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Super Bowl Week has come and gone in North Texas, and I seriously doubt we will see it return for several years. At the moment, we can basically forget hosting Super Bowl L in 5 years

Not that we did anything wrong. You can’t blame us for the weather. You can’t even blame Jerry Jones for three thousand fans being unseated a few hours before kickoff. NFL commissioner Roger Goodell took that rap Monday morning, saying the league always runs the Super Bowl stadium. He didn’t blame Jones, the Cowboys, the Arlington firefighters, or anyone else involved for a temporary section of the stadium being shut down for safety reasons.

Goodell is a stand-up guy, and I told him that Monday morning at the final Super Bowl press conference honoring winning coach Mike McCarthy and MVP Aaron Rodgers. Goodell, through some quick thinking, found some seats for the displaced fans. I know this to be true. I sat in the auxiliary press area in section 327 and many of them were reseated all around me, in spots unfilled by no-show sportswriters. Believe me, the fans in my midst were quite happy with their new arrangements. They enjoyed a vantage point far improved from the nosebleed section.

Not only did Goodell and his NFL workers take care of most of the fans, he is inviting the angry nomads to join him in Indianapolis at SB XLVI – FREE OF CHARGE. Not only does Goodell know how to spin a story, he knows how to make people happy.

I predict in the coming days and week that the heat for the ice, snow, and the seating fiasco will fade. The owners will get over it, and, as Ed Werder of ESPN told me, “the owners don’t care. They rode around in limos all week and stayed at five-star hotels. They didn’t see the ice and the snow.’’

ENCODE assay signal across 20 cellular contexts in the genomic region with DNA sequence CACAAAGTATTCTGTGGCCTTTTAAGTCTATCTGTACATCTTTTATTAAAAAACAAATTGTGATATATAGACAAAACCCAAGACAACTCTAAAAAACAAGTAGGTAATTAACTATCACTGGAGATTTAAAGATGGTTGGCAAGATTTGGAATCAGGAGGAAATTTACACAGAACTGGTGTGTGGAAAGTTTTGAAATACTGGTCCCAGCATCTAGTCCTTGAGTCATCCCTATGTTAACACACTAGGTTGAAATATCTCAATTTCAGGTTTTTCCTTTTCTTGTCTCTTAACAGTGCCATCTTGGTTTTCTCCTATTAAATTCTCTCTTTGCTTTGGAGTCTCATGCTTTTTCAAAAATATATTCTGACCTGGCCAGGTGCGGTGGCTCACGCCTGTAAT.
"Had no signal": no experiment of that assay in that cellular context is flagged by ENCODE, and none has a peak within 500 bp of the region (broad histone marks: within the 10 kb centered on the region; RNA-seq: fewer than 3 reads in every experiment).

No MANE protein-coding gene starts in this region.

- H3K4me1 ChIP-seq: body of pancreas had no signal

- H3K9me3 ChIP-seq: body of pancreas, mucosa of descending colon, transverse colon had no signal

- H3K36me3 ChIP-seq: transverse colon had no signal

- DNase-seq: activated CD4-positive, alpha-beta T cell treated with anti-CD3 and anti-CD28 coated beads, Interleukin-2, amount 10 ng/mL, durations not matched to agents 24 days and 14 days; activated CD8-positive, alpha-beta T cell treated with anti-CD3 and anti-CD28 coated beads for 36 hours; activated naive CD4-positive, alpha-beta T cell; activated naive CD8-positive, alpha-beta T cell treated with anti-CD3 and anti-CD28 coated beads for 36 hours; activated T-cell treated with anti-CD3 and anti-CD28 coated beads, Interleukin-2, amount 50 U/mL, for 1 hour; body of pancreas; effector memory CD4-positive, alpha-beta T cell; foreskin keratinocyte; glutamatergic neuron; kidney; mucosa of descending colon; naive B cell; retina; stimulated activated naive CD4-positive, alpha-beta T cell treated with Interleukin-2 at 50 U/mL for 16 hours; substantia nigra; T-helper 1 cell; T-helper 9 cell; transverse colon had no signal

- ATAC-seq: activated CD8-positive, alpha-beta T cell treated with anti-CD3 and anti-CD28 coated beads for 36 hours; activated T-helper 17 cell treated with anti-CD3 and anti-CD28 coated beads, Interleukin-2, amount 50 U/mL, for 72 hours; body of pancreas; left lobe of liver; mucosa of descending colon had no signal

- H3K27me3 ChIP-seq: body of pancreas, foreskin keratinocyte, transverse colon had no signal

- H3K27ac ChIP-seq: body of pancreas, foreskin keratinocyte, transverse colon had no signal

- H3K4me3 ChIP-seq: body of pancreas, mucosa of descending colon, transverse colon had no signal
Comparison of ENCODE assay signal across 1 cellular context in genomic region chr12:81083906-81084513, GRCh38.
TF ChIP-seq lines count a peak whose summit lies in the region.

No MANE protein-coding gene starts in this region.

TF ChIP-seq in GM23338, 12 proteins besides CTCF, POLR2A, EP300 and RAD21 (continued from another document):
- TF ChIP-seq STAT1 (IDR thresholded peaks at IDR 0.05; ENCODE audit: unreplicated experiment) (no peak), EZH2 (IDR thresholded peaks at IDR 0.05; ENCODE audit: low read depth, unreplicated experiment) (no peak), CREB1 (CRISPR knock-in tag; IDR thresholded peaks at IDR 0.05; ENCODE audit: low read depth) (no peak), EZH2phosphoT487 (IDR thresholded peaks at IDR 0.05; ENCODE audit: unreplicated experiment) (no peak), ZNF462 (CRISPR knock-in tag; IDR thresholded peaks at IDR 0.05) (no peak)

No doubt, though, the media will continue to hammer us unmercifully. I stayed at the Media Center at the Sheraton in downtown Dallas all week. I listened to their bitching and moaning. Many of the national writers are my good friends. I’ve known them for decades.  But I got tired of them complaining about bus drivers missing turns and various stupid crap. I used a line stolen from old pal Walt Garrison. “Stop bitching. They’re playing the game indoors.’’

Frankly, it won’t kill me if SB L is played somewhere else. I had a great time. Every event came off as scheduled. We plowed through ice and snow and enjoyed every second of it. I’m sad that it’s over. I’d do it again in a heartbeat.

I like the Steelers

I have said all week that I like Pittsburgh over Green Bay in Super Bowl XLV, and I really like the Steelers at plus-3 points in Las Vegas.

The word around the Steelers’ camp all week is they go with a dime defense most of the day, and that is just fine with me. But you can be sure that Pittsbugh will blitz Aaron Rodgers from start to finish. In fact, I would not be surprised if Rodgers fails to finish the game. He was knocked around hard in the NFC title game by the hard-charging Bears and he’s going to take it on the chin today. James Harrison could care less about a helmet-to-helmet blow against Rodgers. What are they going to do – suspend him for the preseason next year? Shoot, there might not be a preseason next year, or a season for that matter, the way negotiations are going between the union and management.

This is the day that the Vegas bookmakers put up hundeds of proposition bets on the game. I am hearing that the wise guys in Nevada are firing with both fists on the “prop’’ wagers.

Here are a few to consider:

–Green Bay running back James Starks over 49.5 yards. If the Steelers play a “dime’’ defense with six defensive backs, Starks will have room to run all day.

–Rodgers under 35 passing attempts. As stated earlier, I’m not sure Rodgers can handle the heavy blows coming his way.

–Troy Polamalu over 4.5 tackles (assisted and unassisted). For the first time all season, the hardest hitter in the Steelers secondary is completely healthy.

This should be a great Super Bowl that will come down to the wire. If the scoring is low in the first half, thanks to offensive jitters, go with the “over’’ in the second half.

Have fun. It’s the greatest day of the year in all of sports.

Super Bowl XLV Highlights

Jim Dent and Roger Goodell